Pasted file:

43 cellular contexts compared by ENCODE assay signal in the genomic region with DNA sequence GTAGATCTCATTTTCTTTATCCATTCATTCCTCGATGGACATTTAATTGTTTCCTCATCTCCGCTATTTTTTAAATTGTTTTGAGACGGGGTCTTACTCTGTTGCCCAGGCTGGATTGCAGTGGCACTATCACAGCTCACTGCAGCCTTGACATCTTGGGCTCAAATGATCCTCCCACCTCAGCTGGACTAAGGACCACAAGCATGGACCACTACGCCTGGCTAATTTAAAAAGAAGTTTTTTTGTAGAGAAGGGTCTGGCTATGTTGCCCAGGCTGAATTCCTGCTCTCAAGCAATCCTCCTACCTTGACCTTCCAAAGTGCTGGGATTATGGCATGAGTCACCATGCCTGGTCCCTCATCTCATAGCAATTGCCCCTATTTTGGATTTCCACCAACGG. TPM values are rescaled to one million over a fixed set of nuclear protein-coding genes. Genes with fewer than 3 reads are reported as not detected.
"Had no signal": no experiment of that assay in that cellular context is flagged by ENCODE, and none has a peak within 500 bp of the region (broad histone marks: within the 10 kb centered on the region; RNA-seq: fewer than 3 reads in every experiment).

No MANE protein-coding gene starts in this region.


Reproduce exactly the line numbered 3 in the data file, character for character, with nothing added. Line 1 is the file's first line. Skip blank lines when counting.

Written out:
No MANE protein-coding gene starts in this region.